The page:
The standardized effect size for which the design is powered. Will be as input to gsDesign() unless it was input as 0; in that case, value will be computed to give desired power for fixed design with input sample size n.fix.

n.fix

Sample size required to obtain desired power when effect size is delta.

timing

A vector of length k containing the portion of the total planned information or sample size at each analysis.

tol

As input.

r

As input.

n.I

Vector of length k. If values are input, same values are output. Otherwise, n.I will contain the sample size required at each analysis to achieve desired timing and beta for the output value of delta. If delta=0 was input, then this is the sample size required for the specified group sequential design when a fixed design requires a sample size of n.fix. If delta=0 and n.fix=1 then this is the relative sample size compared to a fixed design; see details and examples.

maxn.IPlan

As input.

nFixSurv

As input.

nSurv

Sample size for Lachin and Foulkes method when nSurvival is used for fixed design input. If nSurvival is used to compute n.fix, then nFixSurv is inflated by the same amount as n.fix and stored in nSurv. Note that if you use gsSurv for time-to-event sample size, this is not needed and a more complete output summary is given.

endpoint

As input.

delta1

As input.

delta0

As input.

overrun

As input.

upper

Upper bound spending function, boundary and boundary crossing probabilities under the NULL and alternate hypotheses. See Spending function overview and manual for further details.

lower

Lower bound spending function, boundary and boundary crossing probabilities at each analysis. Lower spending is under alternative hypothesis (beta spending) for test.type=3 or 4. For test.type=2, 5 or 6, lower spending is under the null hypothesis. For test.type=1, output value is NULL. See Spending function overview and manual.

theta

Standarized effect size under null (0) and alternate hypothesis. If delta is input, theta[1]=delta. If n.fix is input, theta[1] is computed using a standard sample size formula (pseudocode): ((Zalpha+Zbeta)/theta[1])^2=n.fix.

falseprobnb

For test.type=4 or 6, this contains false positive probabilities under the null hypothesis assuming that crossing a futility bound does not stop the trial.

en

Expected sample size accounting for early stopping. For time-to-event outcomes, this would be the expected number of events (although gsSurv will give expected sample size). For information-based-design, this would give the expected information when the trial stops. If overrun is specified, the expected sample size includes the overrun at each interim.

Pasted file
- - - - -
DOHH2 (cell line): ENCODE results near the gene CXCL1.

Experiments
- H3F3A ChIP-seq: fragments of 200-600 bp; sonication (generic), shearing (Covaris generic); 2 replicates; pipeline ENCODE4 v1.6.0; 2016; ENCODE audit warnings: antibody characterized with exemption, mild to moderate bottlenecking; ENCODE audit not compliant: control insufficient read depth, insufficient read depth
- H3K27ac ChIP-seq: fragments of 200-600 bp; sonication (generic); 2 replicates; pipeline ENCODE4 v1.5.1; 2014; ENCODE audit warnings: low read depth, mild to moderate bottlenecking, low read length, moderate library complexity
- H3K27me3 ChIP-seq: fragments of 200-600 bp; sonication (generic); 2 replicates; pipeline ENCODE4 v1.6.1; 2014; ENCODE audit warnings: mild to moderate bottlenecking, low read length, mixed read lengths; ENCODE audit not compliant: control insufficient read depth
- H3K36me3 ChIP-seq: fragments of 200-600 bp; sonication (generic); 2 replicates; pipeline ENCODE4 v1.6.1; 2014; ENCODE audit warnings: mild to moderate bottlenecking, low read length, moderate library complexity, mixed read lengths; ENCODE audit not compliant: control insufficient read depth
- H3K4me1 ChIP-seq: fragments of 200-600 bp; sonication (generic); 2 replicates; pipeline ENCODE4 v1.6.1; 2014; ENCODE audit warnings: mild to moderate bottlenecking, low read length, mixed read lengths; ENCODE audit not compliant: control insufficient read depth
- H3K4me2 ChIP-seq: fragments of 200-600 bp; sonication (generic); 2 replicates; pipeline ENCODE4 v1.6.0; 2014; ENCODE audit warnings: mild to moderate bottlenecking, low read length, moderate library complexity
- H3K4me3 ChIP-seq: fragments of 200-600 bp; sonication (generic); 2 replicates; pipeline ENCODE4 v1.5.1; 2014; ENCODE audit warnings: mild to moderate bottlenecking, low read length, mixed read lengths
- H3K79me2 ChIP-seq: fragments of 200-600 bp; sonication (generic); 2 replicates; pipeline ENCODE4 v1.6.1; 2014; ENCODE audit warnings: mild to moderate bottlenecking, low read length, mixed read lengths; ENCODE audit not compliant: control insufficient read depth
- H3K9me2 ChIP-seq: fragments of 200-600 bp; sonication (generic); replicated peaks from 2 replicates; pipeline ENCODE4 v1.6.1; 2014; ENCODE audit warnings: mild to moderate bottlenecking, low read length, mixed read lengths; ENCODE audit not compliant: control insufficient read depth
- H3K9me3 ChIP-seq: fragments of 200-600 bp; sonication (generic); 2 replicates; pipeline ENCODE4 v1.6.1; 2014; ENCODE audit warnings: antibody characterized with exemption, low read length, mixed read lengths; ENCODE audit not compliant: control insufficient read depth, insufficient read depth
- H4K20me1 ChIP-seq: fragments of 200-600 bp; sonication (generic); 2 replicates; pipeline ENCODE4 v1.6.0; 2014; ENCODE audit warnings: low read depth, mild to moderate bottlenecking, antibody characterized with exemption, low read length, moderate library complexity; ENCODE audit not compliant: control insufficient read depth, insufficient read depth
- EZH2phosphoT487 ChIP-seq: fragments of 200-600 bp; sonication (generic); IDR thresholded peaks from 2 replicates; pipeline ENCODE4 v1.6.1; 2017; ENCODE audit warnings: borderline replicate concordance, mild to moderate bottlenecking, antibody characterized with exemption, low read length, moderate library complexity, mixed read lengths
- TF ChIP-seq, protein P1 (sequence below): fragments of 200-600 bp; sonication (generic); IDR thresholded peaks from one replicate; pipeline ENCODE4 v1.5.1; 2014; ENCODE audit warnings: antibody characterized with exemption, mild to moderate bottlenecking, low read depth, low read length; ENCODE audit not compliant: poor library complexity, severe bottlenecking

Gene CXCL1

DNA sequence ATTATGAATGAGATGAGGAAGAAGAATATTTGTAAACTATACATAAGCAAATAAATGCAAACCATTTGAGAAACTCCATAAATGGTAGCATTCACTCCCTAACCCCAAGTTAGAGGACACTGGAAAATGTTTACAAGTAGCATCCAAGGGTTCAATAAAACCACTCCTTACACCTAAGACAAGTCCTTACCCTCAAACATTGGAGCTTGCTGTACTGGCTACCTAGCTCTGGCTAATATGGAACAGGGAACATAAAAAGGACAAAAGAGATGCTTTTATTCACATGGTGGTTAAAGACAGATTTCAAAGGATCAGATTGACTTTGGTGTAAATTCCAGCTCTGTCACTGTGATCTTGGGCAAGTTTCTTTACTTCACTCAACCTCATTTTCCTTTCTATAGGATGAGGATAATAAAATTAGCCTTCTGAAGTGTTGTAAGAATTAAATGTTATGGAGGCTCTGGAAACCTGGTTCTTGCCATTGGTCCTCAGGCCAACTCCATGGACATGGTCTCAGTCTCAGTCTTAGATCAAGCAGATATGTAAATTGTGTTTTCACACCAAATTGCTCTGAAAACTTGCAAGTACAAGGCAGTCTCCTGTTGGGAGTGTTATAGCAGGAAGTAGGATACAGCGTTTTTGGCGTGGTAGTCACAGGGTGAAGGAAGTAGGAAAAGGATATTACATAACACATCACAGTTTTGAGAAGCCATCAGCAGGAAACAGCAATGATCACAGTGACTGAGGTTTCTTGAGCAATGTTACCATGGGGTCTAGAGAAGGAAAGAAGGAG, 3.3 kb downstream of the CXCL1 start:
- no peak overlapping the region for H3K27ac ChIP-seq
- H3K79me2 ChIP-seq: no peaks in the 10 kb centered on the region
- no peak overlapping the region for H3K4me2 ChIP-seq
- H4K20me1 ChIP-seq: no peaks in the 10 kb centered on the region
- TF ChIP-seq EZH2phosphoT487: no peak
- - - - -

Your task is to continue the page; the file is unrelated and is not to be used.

Note

The manual is not linked to this help file, but is available in library/gsdesign/doc/gsDesignManual.pdf in the directory where R is installed.

Author(s)

Keaven Anderson keaven\_anderson@merck.

References

Jennison C and Turnbull BW (2000), Group Sequential Methods with Applications to Clinical Trials. Boca Raton: Chapman and Hall.

See Also

gsDesign package overview, gsDesign print, summary and table summary functions, Plots for group sequential designs, gsProbability, Spending function overview, Wang-Tsiatis Bounds

Examples

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#  symmetric, 2-sided design with O'Brien-Fleming-like boundaries
#  lower bound is non-binding (ignored in Type I error computation)
#  sample size is computed based on a fixed design requiring n=800
x <- gsDesign(k=5, test.type=2, n.fix=800)

# note that "x" below is equivalent to print(x) and print.gsDesign(x)
x
plot(x)
plot(x, plottype=2)

# Assuming after trial was designed actual analyses occurred after
# 300, 600, and 860 patients, reset bounds 
y <- gsDesign(k=3, test.type=2, n.fix=800, n.I=c(300,600,860),
   maxn.IPlan=x$n.I[x$k])
y

#  asymmetric design with user-specified spending that is non-binding
#  sample size is computed relative to a fixed design with n=1000
sfup <- c(.033333, .063367, .1)
sflp <- c(.25, .5, .75)
timing <- c(.1, .4, .7)
x <- gsDesign(k=4, timing=timing, sfu=sfPoints, sfupar=sfup, sfl=sfPoints,
	            sflpar=sflp,n.fix=1000) 
x
plot(x)
plot(x, plottype=2)

# same design, but with relative sample sizes
gsDesign(k=4, timing=timing, sfu=sfPoints, sfupar=sfup, sfl=sfPoints,
sflpar=sflp)